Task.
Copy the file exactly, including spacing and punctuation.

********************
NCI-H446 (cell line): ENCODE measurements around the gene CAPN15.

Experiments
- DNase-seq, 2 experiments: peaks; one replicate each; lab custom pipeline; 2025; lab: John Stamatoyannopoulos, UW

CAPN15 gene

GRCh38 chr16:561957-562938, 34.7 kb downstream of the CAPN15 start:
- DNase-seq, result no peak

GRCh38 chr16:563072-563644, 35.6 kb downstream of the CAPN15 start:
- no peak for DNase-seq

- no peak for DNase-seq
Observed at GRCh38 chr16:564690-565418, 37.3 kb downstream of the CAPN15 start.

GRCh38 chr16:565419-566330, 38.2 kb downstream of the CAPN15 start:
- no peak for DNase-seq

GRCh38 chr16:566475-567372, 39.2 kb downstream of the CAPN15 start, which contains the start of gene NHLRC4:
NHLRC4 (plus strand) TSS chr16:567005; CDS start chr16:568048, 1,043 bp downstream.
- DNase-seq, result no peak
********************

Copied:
NCI-H446 (cell line): ENCODE measurements around the gene CAPN15.

Experiments
- DNase-seq, 2 experiments: peaks; one replicate each; lab custom pipeline; 2025; lab: John Stamatoyannopoulos, UW

CAPN15 gene

GRCh38 chr16:561957-562938, 34.7 kb downstream of the CAPN15 start:
- DNase-seq, result no peak

GRCh38 chr16:563072-563644, 35.6 kb downstream of the CAPN15 start:
- no peak for DNase-seq

- no peak for DNase-seq
Observed at GRCh38 chr16:564690-565418, 37.3 kb downstream of the CAPN15 start.

GRCh38 chr16:565419-566330, 38.2 kb downstream of the CAPN15 start:
- no peak for DNase-seq

GRCh38 chr16:566475-567372, 39.2 kb downstream of the CAPN15 start, which contains the start of gene NHLRC4:
NHLRC4 (plus strand) TSS chr16:567005; CDS start chr16:568048, 1,043 bp downstream.
- DNase-seq, result no peak